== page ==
When it comes to building a career as a fashion blogger, there’s no better business role model than Chiara Ferragni.
Since launching The Blonde Salad as a personal style blog back in 2009, the 28-year-old has expanded her team to 16 people, inked partnerships with luxury brands like Burberry and Dior, and become one of the highest-paid bloggers ever, bringing in approximately 7 million euros a year (or nearly $8 million). Because of the blogger’s business-savvy practices, Harvard brought Ferragni and The Blonde Salad co-founder Riccardo Pozzoli to participate in the Ivy League university’s very first fashion blogger case study earlier this month.
Published today, this 25-page report charts just how The Blonde Salad turns so much profit — and how others can learn from Ferragni’s success. Check out our major takeaways below — for more tips, you can buy a copy of the study for $14 from the Harvard Business Review.
She turned down lucrative jobs in the beginning to maintain her brand integrity. As Pozzoli remembers of the early months of The Blonde Salad, “We were young students and it was not easy for us to say ‘no’ to such proposals with high financial reward. But, we decided to stay away because we knew that if we wanted to work in fashion, we could not sell Chiara as a showgirl.” Instead, the duo waited for the buzz to build organically, and eventually high-end brands, like Dior, began to notice the blog’s influence.
She paid for her first international Fashion Week travel herself. These days, brands sponsor Ferragni (and often, her team) to attend fashion shows and store openings all over the world. But, the first season Ferragni received invitations to international shows, she and Pozzoli paid for their travel out of pocket. “We were actively seeking invitations to the fashion weeks of New York, Paris, London, Stockholm, and we were paying for all the expenses ourselves,” Pozzoli explains. In this case, you really do have to spend money to make money.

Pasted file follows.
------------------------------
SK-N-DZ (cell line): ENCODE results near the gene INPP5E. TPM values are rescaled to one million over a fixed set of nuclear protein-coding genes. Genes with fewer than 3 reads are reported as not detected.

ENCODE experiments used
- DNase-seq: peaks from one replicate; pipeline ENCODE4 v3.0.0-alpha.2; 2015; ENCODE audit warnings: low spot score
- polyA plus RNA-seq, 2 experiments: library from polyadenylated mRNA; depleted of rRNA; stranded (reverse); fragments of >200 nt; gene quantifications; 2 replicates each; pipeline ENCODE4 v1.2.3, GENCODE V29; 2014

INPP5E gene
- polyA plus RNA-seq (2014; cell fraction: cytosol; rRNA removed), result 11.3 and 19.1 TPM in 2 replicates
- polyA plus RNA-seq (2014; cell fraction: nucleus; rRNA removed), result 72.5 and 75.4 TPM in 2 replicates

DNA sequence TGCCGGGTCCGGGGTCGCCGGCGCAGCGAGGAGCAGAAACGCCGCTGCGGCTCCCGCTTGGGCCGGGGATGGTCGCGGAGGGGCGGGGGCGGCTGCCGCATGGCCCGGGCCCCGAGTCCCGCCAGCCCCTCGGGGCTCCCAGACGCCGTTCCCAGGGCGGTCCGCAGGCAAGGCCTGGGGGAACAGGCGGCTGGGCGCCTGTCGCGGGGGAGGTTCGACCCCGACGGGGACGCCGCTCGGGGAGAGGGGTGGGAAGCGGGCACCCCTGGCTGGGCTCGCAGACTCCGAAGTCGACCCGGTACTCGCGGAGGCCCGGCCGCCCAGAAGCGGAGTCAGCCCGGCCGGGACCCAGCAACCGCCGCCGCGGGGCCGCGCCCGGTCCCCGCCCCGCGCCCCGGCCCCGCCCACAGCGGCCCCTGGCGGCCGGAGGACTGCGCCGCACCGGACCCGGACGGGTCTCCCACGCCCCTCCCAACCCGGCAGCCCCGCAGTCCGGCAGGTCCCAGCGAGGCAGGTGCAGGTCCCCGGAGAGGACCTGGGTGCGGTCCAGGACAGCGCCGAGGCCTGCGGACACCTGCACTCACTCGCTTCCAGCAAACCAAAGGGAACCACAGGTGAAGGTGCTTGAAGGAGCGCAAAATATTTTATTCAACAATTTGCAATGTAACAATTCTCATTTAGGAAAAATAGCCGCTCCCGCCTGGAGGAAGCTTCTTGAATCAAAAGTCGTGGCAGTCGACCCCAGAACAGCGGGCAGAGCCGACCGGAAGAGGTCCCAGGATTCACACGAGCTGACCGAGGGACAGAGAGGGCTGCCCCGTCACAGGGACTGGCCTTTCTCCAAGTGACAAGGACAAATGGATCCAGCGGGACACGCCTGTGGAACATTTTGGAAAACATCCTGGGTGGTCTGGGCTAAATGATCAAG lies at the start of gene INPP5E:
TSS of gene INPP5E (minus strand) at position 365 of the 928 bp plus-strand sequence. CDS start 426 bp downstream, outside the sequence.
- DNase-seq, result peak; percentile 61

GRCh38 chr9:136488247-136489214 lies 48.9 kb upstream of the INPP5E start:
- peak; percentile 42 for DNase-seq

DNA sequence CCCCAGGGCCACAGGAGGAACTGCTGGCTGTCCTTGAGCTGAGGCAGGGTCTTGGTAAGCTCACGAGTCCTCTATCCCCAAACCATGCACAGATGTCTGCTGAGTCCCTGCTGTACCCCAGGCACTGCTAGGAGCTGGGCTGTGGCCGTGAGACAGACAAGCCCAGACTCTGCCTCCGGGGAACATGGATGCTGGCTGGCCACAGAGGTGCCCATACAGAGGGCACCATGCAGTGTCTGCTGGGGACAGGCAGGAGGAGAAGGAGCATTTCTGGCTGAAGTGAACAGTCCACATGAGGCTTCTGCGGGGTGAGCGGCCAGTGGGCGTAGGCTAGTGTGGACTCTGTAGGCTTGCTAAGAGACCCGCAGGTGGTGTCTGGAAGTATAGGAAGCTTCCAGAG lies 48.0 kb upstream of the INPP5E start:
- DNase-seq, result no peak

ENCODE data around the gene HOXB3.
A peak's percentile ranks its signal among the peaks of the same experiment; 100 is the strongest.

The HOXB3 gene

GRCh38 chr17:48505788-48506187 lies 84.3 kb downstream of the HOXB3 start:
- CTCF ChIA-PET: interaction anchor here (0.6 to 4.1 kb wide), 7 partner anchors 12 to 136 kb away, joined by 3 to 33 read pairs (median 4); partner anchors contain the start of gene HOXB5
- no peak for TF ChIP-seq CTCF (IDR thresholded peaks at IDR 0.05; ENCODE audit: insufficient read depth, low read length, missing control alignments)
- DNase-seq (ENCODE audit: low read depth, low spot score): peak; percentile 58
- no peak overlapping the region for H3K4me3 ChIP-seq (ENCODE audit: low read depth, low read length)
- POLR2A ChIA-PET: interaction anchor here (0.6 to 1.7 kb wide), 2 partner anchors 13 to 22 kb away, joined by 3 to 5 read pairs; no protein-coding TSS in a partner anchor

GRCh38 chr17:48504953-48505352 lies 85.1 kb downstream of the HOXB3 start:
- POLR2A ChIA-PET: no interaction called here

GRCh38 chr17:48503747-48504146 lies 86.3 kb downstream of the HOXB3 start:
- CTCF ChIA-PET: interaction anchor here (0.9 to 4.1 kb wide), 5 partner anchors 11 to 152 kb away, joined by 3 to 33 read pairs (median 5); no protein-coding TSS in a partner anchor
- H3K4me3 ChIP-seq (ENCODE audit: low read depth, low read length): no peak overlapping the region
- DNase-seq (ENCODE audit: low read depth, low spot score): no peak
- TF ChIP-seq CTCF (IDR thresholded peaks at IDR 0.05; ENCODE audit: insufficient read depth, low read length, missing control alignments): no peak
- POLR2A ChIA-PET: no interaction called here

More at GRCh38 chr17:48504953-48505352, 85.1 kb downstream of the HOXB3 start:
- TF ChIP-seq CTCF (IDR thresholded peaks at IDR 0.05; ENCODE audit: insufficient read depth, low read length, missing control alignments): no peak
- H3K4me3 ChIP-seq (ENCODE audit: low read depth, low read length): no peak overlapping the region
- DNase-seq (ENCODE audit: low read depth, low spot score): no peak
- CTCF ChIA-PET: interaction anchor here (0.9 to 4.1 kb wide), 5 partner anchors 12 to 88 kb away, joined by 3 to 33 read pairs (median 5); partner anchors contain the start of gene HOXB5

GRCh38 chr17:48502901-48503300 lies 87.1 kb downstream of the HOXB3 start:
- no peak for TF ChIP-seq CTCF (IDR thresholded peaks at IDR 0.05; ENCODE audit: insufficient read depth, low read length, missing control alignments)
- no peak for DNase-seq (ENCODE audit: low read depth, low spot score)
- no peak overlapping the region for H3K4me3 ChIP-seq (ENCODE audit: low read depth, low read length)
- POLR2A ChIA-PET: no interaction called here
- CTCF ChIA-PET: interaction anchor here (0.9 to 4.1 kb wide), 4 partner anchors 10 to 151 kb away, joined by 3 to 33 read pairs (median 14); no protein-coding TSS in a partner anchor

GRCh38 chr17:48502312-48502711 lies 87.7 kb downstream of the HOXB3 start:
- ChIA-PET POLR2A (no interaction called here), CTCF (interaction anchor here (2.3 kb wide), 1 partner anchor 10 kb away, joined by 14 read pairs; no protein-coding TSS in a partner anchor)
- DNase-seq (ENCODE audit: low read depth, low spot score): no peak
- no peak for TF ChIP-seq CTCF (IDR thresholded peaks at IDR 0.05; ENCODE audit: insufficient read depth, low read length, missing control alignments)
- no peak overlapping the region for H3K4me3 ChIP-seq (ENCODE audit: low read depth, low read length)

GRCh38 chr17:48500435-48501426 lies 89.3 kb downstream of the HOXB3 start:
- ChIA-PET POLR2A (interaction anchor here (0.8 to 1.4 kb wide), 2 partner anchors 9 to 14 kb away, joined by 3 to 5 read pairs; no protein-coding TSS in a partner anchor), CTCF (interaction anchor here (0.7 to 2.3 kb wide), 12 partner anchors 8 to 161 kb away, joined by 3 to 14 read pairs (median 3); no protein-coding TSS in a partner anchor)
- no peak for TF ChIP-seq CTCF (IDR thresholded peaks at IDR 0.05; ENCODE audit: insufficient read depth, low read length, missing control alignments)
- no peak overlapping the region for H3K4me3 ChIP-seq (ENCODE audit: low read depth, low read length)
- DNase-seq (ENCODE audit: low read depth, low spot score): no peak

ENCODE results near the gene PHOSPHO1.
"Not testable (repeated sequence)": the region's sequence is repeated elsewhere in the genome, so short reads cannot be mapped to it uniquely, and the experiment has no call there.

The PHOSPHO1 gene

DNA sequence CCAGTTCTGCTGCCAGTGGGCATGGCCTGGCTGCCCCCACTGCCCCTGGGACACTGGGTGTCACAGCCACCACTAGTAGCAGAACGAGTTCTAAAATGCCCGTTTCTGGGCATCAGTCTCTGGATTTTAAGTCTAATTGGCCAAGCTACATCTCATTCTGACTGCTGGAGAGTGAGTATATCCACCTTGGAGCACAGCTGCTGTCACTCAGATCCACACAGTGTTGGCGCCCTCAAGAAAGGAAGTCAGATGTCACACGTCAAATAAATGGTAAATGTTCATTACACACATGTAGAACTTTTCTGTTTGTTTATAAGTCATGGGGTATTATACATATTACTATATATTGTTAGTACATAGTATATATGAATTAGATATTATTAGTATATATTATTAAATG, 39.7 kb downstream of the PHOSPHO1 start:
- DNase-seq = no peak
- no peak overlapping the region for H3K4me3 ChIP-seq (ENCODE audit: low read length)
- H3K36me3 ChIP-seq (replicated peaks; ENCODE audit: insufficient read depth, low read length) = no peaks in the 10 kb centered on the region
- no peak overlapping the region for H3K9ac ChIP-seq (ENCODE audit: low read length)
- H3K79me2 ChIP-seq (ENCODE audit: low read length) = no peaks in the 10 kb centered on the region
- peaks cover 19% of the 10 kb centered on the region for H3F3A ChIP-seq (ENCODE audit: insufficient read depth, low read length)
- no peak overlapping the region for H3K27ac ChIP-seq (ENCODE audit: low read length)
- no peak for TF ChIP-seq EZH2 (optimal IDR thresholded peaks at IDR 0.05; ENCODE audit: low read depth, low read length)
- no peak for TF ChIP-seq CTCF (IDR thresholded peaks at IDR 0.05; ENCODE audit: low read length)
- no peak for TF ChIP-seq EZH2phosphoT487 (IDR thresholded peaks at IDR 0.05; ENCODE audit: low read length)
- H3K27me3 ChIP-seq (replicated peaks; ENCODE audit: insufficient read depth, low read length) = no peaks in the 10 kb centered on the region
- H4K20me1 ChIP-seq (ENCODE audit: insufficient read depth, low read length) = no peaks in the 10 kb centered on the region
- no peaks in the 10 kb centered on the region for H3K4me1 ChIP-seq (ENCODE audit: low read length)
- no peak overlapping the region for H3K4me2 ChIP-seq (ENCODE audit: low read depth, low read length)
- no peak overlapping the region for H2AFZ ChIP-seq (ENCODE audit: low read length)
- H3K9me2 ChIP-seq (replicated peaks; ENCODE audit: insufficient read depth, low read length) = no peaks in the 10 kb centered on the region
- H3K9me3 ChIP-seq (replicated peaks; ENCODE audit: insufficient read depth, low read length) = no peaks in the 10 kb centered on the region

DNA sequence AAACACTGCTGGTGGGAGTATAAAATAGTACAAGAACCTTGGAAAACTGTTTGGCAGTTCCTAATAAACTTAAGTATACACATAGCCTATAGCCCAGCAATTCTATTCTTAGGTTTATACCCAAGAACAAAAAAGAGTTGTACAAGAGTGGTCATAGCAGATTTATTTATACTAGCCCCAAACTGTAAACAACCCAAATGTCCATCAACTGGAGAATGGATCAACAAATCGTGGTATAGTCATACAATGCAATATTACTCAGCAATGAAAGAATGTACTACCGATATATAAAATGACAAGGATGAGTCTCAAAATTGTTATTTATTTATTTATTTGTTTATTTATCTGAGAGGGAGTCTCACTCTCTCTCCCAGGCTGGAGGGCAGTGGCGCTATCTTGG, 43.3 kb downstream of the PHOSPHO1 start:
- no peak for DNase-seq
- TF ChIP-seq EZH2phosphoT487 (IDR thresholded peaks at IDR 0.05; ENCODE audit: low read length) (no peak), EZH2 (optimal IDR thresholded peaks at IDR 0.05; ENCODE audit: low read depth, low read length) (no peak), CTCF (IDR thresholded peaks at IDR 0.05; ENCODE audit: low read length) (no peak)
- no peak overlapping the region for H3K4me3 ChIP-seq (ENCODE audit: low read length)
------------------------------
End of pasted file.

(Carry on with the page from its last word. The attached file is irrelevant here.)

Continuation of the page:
She invented unique ways to turn a profit. By the time The Blonde Salad was up and running in 2010, luxury companies were just beginning to dip into the e-commerce game and they turned to influencers like Ferragni for help. She began using RewardStyle (a platform that coordinates commission for products sold through bloggers’ sites), and also pioneered the now-common practice of blogger product placement. As Pozzoli puts it, “Chiara would tell a story about wearing a certain garment, having a trip, driving a car — just having a particular experience that she was living with the company — and would include a couple of companies’ website links in the text.”
She carefully dipped her toes into design. Starting with a capsule collection for the Italian brand Yamamay in 2012, Ferragni gradually branched out from blogging into design. She pursued design collabs with labels like Superga and Steve Madden, experience she now puts to use in her own brand, Chiara Ferragni collection. According to Pozzoli, the brand’s future sales are estimated to reach reach 7 million euros in 2015 and 10 million euros in 2016.
She hosts events for between $30,000 and $50,000 — and brands are willing to pay up.According to Pozzoli, “Chiara is the most popular blogger globally in terms of her daily followers, and no other blogger in the world has the same geographic spread of audience. In the first quarter of 2015, Chiara will be on a cover of international issues of four or five top magazines.” Add that to her massive Instagram following (3.3 million and counting), and brands consider Ferragni’s broad reach worth her price tag.
She’s shaping The Blonde Salad to be not just about her, but a lifestyle brand. Following the strategy of other bloggers-turned-brands like Man Repeller, The Blonde Salad site has shifted into lifestyle categories unrelated to its founder. Pozzoli sums up, “We are investing more in contents that are not related to Chiara [and] hoping that, in one or two years, The Blonde Salad will be recognized as an independent magazine with Chiara either as its editor-in-chief, or the art director, or maybe neither.”